The exhibition focuses on portraits of outstanding writers, actors, musicians, and patrons who helped create the vibrant cultural scene. Of concern was the need to develop Russian traditions in art, music and literature rather than imitate Western European practice, and during that period, Russian writers acquired unparalleled respect.

Portraits include the novelists Dostoevsky, Turgenev and Tolstoy together with composers Petr Tchaikovsky, Anton Rubinstein, and Rimsky-Korsakov. Excerpts of their music can be heard in the background. Patrons nurtured the talented, and amassed Impressionist and post-Impressionist paintings, opening dialogues between French modernism and Russian art.

A series of lectures is being held in conjunction with the exhibition, which runs until 26 June, 2016.

Ivan Morozov by Valentin Serov 1910

Ivan Morozov by Valentin Serov 1910

National Portrait Gallery, St. Martin’s Place, London WC2H OHE
Tickets without donation Full price £5/ Concessions £4 (Free for Members and Patrons)
Open Monday, Tuesday, Wednesday, Saturday, Sunday: 10.00 – 18.00 (Gallery closure commences at 17.50) Late Opening: Thursday, Friday: to 21.00
General information: 0207 306 0055

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Botticelli Reimagined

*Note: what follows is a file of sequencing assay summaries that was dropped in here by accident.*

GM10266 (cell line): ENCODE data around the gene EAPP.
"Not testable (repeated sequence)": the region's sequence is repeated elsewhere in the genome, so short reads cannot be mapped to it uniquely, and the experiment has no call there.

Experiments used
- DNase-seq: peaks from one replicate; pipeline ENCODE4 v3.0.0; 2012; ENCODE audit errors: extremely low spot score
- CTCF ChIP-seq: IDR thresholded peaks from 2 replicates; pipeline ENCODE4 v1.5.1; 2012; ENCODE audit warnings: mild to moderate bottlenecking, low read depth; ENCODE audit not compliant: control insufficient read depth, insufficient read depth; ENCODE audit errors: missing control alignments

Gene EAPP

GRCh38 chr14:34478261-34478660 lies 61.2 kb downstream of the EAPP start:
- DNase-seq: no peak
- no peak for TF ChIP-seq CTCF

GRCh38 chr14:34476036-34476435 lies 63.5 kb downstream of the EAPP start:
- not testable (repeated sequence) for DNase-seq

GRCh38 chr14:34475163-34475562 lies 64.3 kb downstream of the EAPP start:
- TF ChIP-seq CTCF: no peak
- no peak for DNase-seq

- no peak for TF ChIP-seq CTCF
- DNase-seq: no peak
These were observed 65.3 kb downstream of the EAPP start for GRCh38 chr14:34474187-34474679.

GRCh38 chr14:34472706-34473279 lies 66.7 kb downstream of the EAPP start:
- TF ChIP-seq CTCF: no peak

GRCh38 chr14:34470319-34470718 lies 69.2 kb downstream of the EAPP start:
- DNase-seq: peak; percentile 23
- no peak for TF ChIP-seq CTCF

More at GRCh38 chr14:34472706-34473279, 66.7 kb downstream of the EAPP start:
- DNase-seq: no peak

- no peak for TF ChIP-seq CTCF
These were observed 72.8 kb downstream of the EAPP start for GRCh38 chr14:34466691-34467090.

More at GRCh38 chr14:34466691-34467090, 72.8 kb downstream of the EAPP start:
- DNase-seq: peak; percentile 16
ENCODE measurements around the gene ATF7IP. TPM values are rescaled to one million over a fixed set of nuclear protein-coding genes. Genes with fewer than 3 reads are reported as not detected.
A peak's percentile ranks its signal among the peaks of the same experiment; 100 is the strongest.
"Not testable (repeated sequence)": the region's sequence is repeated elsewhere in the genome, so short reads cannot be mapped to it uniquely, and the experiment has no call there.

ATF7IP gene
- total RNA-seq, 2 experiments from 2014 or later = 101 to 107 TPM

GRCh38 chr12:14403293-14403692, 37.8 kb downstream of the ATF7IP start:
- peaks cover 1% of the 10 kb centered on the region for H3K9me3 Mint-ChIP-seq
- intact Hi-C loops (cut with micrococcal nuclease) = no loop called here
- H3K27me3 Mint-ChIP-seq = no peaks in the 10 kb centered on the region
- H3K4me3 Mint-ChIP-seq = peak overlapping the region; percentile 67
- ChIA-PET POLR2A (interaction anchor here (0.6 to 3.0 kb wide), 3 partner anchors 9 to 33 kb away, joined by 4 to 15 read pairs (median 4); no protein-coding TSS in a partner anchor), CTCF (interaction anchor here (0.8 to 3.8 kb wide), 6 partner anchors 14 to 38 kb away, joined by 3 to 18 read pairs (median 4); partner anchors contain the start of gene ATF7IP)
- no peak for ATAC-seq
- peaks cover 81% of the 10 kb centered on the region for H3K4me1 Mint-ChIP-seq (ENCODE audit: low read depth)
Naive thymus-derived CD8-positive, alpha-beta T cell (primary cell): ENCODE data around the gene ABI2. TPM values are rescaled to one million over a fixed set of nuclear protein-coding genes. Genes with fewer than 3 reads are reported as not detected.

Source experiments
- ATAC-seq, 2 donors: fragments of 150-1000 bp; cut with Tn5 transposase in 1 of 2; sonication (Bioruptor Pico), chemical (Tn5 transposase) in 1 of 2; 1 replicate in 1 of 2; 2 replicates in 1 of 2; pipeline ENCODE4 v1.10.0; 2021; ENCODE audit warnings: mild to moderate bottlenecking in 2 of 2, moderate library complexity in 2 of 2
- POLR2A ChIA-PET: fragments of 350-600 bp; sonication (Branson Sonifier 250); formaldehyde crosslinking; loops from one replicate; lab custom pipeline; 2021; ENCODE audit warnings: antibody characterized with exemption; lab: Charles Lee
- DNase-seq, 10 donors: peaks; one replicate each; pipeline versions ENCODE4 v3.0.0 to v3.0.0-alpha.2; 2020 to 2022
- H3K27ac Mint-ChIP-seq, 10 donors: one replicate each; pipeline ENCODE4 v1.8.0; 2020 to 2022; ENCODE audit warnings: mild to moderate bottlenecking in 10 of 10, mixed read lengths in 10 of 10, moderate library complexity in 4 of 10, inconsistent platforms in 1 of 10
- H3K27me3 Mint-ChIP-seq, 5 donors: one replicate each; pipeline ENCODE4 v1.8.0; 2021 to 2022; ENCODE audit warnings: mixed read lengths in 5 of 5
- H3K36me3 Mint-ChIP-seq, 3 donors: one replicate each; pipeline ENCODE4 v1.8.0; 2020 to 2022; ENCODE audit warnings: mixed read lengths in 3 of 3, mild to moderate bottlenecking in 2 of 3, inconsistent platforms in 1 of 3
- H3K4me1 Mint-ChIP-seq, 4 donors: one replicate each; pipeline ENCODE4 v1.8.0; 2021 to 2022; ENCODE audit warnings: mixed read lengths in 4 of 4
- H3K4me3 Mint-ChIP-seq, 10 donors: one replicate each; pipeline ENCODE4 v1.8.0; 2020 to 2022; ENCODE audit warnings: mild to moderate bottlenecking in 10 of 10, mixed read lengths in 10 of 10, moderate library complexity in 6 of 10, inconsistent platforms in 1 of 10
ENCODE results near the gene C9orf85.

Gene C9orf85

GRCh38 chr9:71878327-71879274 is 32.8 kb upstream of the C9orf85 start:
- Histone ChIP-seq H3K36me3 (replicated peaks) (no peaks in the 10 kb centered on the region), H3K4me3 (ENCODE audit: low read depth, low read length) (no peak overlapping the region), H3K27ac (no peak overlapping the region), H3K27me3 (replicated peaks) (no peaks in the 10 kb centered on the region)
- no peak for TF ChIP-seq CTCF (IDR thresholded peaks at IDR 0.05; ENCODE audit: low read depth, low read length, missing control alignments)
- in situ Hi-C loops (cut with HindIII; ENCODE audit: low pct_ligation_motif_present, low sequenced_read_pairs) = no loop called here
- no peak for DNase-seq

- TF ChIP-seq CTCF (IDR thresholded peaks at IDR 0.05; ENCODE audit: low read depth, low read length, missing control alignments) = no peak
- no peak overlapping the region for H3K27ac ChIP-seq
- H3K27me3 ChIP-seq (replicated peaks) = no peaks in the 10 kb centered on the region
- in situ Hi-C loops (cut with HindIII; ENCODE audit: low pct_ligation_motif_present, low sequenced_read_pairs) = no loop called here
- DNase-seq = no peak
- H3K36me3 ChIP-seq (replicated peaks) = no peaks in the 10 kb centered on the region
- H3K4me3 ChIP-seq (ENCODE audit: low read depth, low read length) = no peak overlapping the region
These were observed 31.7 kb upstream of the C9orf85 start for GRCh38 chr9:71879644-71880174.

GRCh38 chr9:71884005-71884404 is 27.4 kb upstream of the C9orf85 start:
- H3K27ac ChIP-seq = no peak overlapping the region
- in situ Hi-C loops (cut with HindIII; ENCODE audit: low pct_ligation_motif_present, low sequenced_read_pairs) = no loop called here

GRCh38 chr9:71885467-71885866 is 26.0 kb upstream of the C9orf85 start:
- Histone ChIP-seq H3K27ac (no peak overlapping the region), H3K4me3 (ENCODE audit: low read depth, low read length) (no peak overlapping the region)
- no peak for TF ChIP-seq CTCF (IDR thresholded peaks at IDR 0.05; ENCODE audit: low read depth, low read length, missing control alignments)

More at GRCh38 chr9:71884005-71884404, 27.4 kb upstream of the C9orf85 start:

Venus by Sandro Botticelli

A major exhibition of Botticelli Reimagined opens at the V&A on March 5.

The exhibition explores the way artists and designers from the pre-Raphaelites to the present day have used Botticelli’s artistry, and responded to his legacy. More than any other Old Master he inspired and continues to inspire modern and contemporary art. His work has influenced the arts, business and manufacturing.

Spanning six centuries, the exhibition is split into three parts, starting with the present day, and then tracing the artist’s rediscovery in the nineteenth century by the pre-Raphaelites, ending with a display of paintings and drawings executed by either himself or his workshop. Interestingly, only two of his works are signed, and few documented. However his pupils and assistants propagated a recognisable ‘corporate brand’.

Works by well-known artists who were influenced by him are also on show and include Dante Gabriel Rossetti and Andy Warhol; clothes by Dolce & Gabbana, and a film clip from Dr. No showing Ursula Andress emerging from the sea clasping a conch shell. Sadly his most famous paintings the Birth of Venus and Primavera are too fragile to move but can still be seen at the Uffizi Gallery in Florence.

Running until 3 July 2016 events include a conference and workshop which are being held during April and May. Sponsored by Societe Generale.

Admission £15 Tel. 0800 9126961


La Ghirlandata by Dante Gabriel Rossetti